Start-up Volt Bank has been given the green light to start accepting deposits from the public at large, after it became the first digital challenger bank to be granted a fully-fledged banking licence.
As policymakers seek to put more competitive heat on the big four, Volt became the first among a group of “neobanks” to be given an “unrestricted” deposit-taking institution licence by the Australian Prudential Regulation Authority (APRA).
Until now, Volt, like other “neo-banks,” had been limited by the fact it only held a “restricted” licence. This meant it could accept no more than $250,000 in a single deposit, and a maximum of $2 million in total deposits, and effectively ensured the bank was in test mode.
APRA’s granting of a full licence is a critical milestone, because it will allow the branchless Volt to push ahead with plans to roll out savings and transactions accounts, term deposits, personal loans, and home loans this year.
Other start-up banks that are seeking an unrestricted banking licence from APRA soon include Xinja, and Cuscal-backed 86 400, which is seeking to bring on new investors this year.
Co-founder and chief executive Steve Weston said the fact Volt was digital-only and focused on smart phones would allow it to remove “speed bumps” experienced by customers, pointing to waiting times and fees.
“Against the backdrop of systematic failures and breaches of trust by incumbent banks, our mission is simple; to empower people and make financial services easier. It’s about giving Australians a fundamentally different banking experience, one that is honest and fair,” said Mr Weston, a former head of mortgages at Barclays.
Treasurer Josh Frydenberg said the launch showed the government’s bid to boost competition in banking – which included steps to make it easier to start a bank – was working.
“Increasing competition in the banking sector to give consumers more choice, lower prices and better service is part of the Government’s plan for a stronger economy,” Mr Frydenberg said.
Challenger banks typically try to win share from the majors by offering more attractive interest rates, and Mr Weston said Volt would compete on price, but it is also aiming to compete by offering a range of new services.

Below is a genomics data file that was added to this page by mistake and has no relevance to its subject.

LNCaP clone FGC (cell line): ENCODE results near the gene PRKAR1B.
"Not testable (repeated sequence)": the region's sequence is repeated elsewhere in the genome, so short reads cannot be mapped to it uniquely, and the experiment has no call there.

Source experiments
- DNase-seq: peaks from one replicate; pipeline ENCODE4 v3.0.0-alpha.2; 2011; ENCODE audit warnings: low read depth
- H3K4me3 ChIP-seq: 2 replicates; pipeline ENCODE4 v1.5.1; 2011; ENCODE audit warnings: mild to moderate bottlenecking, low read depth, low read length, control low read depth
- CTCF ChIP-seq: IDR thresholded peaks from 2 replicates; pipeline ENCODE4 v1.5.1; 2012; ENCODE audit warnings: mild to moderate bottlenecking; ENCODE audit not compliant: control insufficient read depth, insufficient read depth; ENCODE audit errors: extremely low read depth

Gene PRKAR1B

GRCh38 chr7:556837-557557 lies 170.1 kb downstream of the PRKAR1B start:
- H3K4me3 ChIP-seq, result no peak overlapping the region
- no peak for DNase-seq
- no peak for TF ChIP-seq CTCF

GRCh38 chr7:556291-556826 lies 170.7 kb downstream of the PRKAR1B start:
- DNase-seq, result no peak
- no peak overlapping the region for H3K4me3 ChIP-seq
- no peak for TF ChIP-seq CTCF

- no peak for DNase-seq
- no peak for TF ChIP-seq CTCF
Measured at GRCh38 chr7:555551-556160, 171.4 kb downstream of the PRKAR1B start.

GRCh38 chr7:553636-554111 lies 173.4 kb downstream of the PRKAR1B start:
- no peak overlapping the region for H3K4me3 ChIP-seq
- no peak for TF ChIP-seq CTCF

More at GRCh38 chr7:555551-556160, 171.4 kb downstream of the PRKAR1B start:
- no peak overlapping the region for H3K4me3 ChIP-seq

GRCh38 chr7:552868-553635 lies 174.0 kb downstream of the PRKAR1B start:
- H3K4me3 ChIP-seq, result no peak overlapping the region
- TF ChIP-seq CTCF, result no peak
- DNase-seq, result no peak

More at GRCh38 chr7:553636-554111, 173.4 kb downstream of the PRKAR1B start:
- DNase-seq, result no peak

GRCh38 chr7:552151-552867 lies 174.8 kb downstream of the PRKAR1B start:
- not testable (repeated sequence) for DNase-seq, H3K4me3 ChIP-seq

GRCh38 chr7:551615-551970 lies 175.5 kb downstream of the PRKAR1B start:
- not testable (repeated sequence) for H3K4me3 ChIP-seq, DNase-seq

That sort of thing needs to be outlawed.
Volt’s Steve Weston
For example, the bank will allow customers to see all of their accounts with other banks, and provide comparisons for non-banking services such as utilities.
Mr Weston has previously been critical of the common industry practice of banks charging new customers lower interest rates than their loyal clients – an issue that is the subject of growing debate in the market. He said the bank would “take the lead” on removing practices such as this.
“That sort of thing needs to be outlawed,” he said.
‘Grown-ups’: Neobanking sector chases customer sign-ups
The company has 100 staff and it has raised $45 million in equity, and is aiming to break even in three years. Alongside its retail banking products, the start-up will offer budgeting and savings tools for smart phones, before expanding into small business banking in 2020.
Volt’s board includes former Foxtel chief executive Peter Tonagh and former Tabcorp chief information officer Kim Wenn, and it has a partnership with PayPal that will allow customers to start an account with their PayPal credentials.
In a bid to boost competition from online players eyeing off the major banks’ $30 billion a year in profit, the government has lowered the barriers to new start-up banks in recent years.
A 2017 rule allowed start-ups to obtain “unrestricted” licences, effectively banking p-plates, and APRA has removed a requirement that banks must have at least $50 million in shareholder capital.
Volt also said it would launch a “digital co-creation community” known as Volt Labs, which would allow customers to provide feedback and ideas about banking products.
The major banks’ share prices fell between 1.2 per cent an 1.7 per cent on Tuesday, compared with a 0.5 per cent fall in the ASX 200.